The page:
DSCN1378With apologies to my brave, hardy, elite band of followers  (still can’t convince some friends and relations to read my musings) for posting “Hanging in There,” I’ve trashed that litany of complaints, realizing you’re each clinging to your own personal cliffs.  Was feeling sorry for myself and looking for  sympathy. And didn’t get any.

After the bout with a respiratory virus, then an intestinal one, I was so weak and washed out I thought I may be near the end of my earthly journey — reminded of Redd Foxx in “Sanford and Son” clutching his chest, calling out to his late wife: “I’m coming, Elizabeth.  This is the big one.” It never was.  But, ironically, Mr. Foxx later died of a sudden heart attack, and onlookers assumed he was acting.

I weepily told my son: “I’ve lived long enough.  You’ll be better off with my condo and CD.”  “Mom,” he sighed,  “you were like this a year ago with the mold sickness.  You’ll be fine.” I am now, thank God.  But for a time I just took care of Angel, food shopped, read a lot, worked crossword puzzles, and prayed. Minding my grandson lifted me up, but when he napped after lunch, I lay down on the sofa. Bonus:  I lost seven pounds which I’ve managed to keep off.

I was in a kind of fog, operating on autopilot.  And some  vision loss in my left eye since the glaucoma surgery adds to disorientation.  Everything was an effort.  When I was feeling low years ago my son turned on some lively music and coaxed me to dance.  I wasn’t in a dancing mood — but jumping around helped.  Walking Angel recently, I met a woman and her Golden Retriever, Grace — as in “Amazing Grace.”   Julie told me her mom in England spent most of her day in bed, too depressed to get up. It’s all about keeping moving, putting one foot in front of the other.  It gets easier.

I started to feel better just before my new grandson was born, and his arrival completed my cure. His brother squirms when I hug him too long, and he won’t sit on my lap anymore —  but he’ll cuddle next me if I lure him with a storybook.  The baby contentedly nestles in my arms as I sing lullabies and coo to him.  That precious time goes by so fast. But it’s wonderful, too, seeing my first grandson growing, learning, becoming independent. The other day he put down his trains, went over to his brother, and gently rocked him in his little seat — all his own idea. I clapped as I watched.

Just five days after the baby’s birth, another joyous blessing — my nephew Matt married his lovely Stephanie in North Sea, Southampton where his mother bought the cottage almost 50 years ago. They had crushes on each other in college, but didn’t date, lost touch for years, then reconnected on Facebook, both now in California.  Matt lovingly honored his late mom by having his wedding  where they had many happy summers, and where he, his brother Tim, and my son bonded from babyhood. Angel and I drove from Bel Air, breaking up the trip at the Garden City LaQuinta.  My son, with his wife’s blessing, drove from Baltimore the next day with my first grandson,  giving mommy and baby some quiet time together.

Highlights of the wonderful wedding: Drinks and hors d’oeuvres before the ceremony under a shady tree as a violinist played. Then to the  lawn above the bay where the groom waited under a trellis decorated with blue hydrangeas and a gracefully draped white sheet.  My son’s doing —  affirming his  kindergarten report card:  “When he settles down and matures, we’ll begin to see his many creative talents!”  My godson Matt touchingly asking me to pin on his boutonniere.  Tim’s three adorable daughters  strewing petals from little baskets.  The bride and groom facing each other under the trellis, holding hands as they said their vows, their attendants on either side.  Violin music in the background.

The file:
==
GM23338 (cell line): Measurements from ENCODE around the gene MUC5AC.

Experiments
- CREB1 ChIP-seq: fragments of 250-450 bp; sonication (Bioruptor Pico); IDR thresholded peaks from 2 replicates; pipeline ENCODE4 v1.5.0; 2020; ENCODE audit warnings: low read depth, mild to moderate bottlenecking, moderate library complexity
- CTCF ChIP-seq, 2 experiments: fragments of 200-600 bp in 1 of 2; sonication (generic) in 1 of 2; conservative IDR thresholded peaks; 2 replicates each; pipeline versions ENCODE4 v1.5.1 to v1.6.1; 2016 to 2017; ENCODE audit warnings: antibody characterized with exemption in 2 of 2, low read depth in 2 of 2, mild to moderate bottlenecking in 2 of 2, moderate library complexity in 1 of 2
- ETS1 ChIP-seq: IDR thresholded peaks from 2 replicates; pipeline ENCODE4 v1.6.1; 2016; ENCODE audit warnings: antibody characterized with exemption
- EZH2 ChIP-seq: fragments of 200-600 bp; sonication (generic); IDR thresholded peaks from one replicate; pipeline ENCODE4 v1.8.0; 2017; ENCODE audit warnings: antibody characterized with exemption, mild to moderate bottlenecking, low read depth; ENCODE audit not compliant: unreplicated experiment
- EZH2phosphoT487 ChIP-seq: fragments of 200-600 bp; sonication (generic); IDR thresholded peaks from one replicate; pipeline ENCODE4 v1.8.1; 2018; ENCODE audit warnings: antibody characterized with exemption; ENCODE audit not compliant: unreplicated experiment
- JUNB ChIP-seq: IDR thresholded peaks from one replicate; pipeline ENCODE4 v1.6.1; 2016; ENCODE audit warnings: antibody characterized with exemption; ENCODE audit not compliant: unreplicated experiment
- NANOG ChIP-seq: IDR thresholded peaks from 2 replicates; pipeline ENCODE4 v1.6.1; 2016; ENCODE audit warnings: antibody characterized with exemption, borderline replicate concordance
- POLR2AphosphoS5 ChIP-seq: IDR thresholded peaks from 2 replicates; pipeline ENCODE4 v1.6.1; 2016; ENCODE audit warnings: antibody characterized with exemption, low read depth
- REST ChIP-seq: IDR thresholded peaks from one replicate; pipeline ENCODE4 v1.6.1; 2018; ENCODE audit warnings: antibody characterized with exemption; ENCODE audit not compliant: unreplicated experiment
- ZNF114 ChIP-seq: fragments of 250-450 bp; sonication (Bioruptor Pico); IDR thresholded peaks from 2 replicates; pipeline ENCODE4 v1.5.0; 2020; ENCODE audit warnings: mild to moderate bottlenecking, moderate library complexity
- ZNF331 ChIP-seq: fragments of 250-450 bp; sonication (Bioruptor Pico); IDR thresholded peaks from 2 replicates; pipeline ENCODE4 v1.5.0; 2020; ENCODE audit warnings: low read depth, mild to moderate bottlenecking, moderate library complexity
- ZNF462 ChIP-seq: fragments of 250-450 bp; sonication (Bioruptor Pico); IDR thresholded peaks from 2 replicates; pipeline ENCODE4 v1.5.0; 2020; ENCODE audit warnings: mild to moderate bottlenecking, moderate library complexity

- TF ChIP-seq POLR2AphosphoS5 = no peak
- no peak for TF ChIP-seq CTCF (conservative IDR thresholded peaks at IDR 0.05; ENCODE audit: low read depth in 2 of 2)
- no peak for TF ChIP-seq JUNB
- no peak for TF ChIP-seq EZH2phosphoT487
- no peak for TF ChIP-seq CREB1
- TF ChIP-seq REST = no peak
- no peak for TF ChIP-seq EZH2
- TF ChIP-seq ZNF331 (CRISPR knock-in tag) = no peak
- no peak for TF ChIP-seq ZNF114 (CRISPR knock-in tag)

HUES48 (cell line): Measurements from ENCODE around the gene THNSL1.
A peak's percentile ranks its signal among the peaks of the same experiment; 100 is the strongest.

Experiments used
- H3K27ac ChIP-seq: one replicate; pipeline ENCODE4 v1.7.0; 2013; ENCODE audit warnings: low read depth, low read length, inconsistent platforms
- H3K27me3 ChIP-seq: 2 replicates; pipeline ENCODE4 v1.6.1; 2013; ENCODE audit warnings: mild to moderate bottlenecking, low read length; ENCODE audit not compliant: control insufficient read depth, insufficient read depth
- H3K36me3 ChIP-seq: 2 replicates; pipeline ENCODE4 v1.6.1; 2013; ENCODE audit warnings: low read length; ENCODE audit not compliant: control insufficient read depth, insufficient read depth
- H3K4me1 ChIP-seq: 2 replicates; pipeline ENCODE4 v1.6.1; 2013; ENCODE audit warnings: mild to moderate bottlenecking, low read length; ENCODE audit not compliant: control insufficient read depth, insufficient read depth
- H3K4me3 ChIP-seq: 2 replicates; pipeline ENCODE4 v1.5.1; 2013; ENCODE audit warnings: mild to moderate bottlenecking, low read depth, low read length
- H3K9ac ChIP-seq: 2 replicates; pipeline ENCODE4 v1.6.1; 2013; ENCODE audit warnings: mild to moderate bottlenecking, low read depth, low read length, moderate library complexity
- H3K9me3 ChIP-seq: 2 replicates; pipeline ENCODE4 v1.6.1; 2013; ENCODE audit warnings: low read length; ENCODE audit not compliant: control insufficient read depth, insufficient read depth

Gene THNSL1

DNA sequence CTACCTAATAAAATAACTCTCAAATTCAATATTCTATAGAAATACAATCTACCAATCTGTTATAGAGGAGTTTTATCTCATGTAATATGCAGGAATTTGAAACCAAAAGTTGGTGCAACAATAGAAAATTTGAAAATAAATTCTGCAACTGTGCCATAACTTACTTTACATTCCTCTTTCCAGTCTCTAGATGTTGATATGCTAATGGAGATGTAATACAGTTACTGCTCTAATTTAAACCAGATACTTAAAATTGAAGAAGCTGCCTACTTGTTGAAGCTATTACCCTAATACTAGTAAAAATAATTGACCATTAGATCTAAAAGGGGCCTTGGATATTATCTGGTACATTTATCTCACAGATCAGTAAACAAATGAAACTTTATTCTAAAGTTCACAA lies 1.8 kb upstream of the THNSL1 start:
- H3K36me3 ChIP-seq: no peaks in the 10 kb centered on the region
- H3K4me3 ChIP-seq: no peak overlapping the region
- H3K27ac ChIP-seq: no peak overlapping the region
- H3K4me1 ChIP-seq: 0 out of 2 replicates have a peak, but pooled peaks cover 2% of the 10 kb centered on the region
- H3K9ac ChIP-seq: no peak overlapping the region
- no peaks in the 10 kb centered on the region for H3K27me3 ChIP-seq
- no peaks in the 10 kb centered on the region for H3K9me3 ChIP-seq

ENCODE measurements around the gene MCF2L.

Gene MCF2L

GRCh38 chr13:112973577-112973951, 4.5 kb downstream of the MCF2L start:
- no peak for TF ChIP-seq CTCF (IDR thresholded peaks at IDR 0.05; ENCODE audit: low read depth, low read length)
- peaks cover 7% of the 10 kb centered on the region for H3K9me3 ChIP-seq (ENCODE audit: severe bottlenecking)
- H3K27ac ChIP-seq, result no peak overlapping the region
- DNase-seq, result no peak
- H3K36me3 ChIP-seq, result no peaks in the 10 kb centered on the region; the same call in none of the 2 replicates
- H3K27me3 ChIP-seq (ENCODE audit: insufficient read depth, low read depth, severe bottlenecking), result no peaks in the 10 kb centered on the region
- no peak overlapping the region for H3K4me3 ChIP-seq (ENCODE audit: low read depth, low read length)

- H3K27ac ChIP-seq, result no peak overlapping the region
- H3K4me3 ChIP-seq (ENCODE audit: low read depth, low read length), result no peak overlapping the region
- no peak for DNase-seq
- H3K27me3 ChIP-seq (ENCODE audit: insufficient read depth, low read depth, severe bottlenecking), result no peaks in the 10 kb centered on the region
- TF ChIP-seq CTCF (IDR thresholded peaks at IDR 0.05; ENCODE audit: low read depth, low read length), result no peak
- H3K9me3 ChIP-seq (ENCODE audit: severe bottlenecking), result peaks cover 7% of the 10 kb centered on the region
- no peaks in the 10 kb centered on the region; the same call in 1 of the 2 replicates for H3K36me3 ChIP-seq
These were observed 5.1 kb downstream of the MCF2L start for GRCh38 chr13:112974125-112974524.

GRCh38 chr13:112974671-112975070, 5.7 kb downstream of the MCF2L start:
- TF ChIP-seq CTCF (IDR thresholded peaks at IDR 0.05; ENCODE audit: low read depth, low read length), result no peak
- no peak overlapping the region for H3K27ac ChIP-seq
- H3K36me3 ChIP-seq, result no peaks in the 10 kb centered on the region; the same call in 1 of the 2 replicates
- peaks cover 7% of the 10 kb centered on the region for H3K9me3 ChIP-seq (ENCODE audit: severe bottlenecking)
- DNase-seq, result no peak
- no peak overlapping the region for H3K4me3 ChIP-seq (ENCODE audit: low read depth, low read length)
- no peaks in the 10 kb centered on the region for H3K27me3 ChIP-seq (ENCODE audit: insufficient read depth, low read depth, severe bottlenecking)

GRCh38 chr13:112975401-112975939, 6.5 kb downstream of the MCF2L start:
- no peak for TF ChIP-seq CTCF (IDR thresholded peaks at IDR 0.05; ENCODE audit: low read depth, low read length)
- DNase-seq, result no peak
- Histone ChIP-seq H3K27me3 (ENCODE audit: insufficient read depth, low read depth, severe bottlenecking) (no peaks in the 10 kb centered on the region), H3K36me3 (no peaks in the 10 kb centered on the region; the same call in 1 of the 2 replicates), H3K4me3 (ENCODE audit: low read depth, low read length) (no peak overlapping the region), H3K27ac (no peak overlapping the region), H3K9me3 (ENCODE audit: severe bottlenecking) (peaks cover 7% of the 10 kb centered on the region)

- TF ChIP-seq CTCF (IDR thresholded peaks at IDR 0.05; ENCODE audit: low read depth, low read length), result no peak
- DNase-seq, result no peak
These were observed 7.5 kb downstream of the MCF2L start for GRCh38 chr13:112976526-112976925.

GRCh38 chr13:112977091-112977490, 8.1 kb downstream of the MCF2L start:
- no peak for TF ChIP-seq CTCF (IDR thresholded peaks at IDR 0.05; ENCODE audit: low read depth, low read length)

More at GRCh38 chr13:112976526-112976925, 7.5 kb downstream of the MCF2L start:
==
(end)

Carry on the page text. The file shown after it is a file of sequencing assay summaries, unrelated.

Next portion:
Followed by a sumptuous clambake reception, featuring lobsters with all the sides and fixings.  I made friends with a waitress who served me  seconds, including champagne refills.  So when Stephanie asked if I’d  give a toast, I was ready. “Would it be inappropriate if I also sang “The Moonshiner?” I  wondered — the Irish drinking song I’d sung, by request,  at my son’s wedding and Tim’s last St. Patrick’s party.  “You definitely should,” she replied.  Thus encouraged, I toasted and sang — to much applause, I’m pleased to say.

I was delighted when one of the guests said she’d enjoyed my performance, and asked:  “Are you an actress?”  I’ve told you about dancing with my little sister for the entertainment of our parents and grandparents, and the plays from “Jack and Jill” magazine staged in my garage.  I’ve also portrayed the Blessed Mother in several grammar school Nativity pageants, had chorus parts in high school Glee Club shows,  and several years ago took a Continuing Ed acting class at N.Y.U.  It seems I’m a ham at heart.  My admirer’s husband suggested an encore, but knowing it’s better to exit before getting the hook, I thanked him, saying my repertoire was limited at present.  But  I’m planning to learn another song or two for the next appropriate occasion.


  1. Christine copeland said

    Another wonderful and newsy post. Wedding sounds dreamy. Aunt Mary would have loved it.

  2. Thanks, Christine, wish you were there! Told Matt and Stef I’m coming to their CA celebration, too, whether invited or not!?! Will see you then. xo

  3. Oh,
    I miss you, Eileen, reading your tweets, I get a smile on my face

    • Hi Marilyn: I’ve missed you, too. Am now ready to be sociable again, and will call you soon. Thanks for your sweet comments. xo

  4. C Jackson said

    You description of the wedding is beautiful. I’m sure they were so happy you were there to share their special event.

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